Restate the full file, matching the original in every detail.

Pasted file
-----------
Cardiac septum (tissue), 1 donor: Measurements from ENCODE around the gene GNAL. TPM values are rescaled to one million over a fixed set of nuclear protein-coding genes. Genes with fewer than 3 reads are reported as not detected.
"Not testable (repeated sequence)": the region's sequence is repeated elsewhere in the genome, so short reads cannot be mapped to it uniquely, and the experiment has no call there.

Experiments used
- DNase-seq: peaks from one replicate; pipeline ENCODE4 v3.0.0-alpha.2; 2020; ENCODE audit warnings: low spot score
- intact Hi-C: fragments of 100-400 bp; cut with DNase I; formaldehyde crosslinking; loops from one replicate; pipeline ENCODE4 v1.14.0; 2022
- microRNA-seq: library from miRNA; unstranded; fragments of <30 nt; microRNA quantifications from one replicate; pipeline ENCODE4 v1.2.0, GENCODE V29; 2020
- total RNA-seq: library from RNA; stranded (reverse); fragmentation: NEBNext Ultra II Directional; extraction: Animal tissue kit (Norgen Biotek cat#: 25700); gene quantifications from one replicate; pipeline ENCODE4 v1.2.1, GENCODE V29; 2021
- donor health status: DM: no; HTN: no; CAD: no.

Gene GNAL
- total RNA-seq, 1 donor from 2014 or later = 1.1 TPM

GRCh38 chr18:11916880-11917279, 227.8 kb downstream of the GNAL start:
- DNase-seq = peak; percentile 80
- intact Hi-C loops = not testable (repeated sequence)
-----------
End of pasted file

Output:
Cardiac septum (tissue), 1 donor: Measurements from ENCODE around the gene GNAL. TPM values are rescaled to one million over a fixed set of nuclear protein-coding genes. Genes with fewer than 3 reads are reported as not detected.
"Not testable (repeated sequence)": the region's sequence is repeated elsewhere in the genome, so short reads cannot be mapped to it uniquely, and the experiment has no call there.

Experiments used
- DNase-seq: peaks from one replicate; pipeline ENCODE4 v3.0.0-alpha.2; 2020; ENCODE audit warnings: low spot score
- intact Hi-C: fragments of 100-400 bp; cut with DNase I; formaldehyde crosslinking; loops from one replicate; pipeline ENCODE4 v1.14.0; 2022
- microRNA-seq: library from miRNA; unstranded; fragments of <30 nt; microRNA quantifications from one replicate; pipeline ENCODE4 v1.2.0, GENCODE V29; 2020
- total RNA-seq: library from RNA; stranded (reverse); fragmentation: NEBNext Ultra II Directional; extraction: Animal tissue kit (Norgen Biotek cat#: 25700); gene quantifications from one replicate; pipeline ENCODE4 v1.2.1, GENCODE V29; 2021
- donor health status: DM: no; HTN: no; CAD: no.

Gene GNAL
- total RNA-seq, 1 donor from 2014 or later = 1.1 TPM

GRCh38 chr18:11916880-11917279, 227.8 kb downstream of the GNAL start:
- DNase-seq = peak; percentile 80
- intact Hi-C loops = not testable (repeated sequence)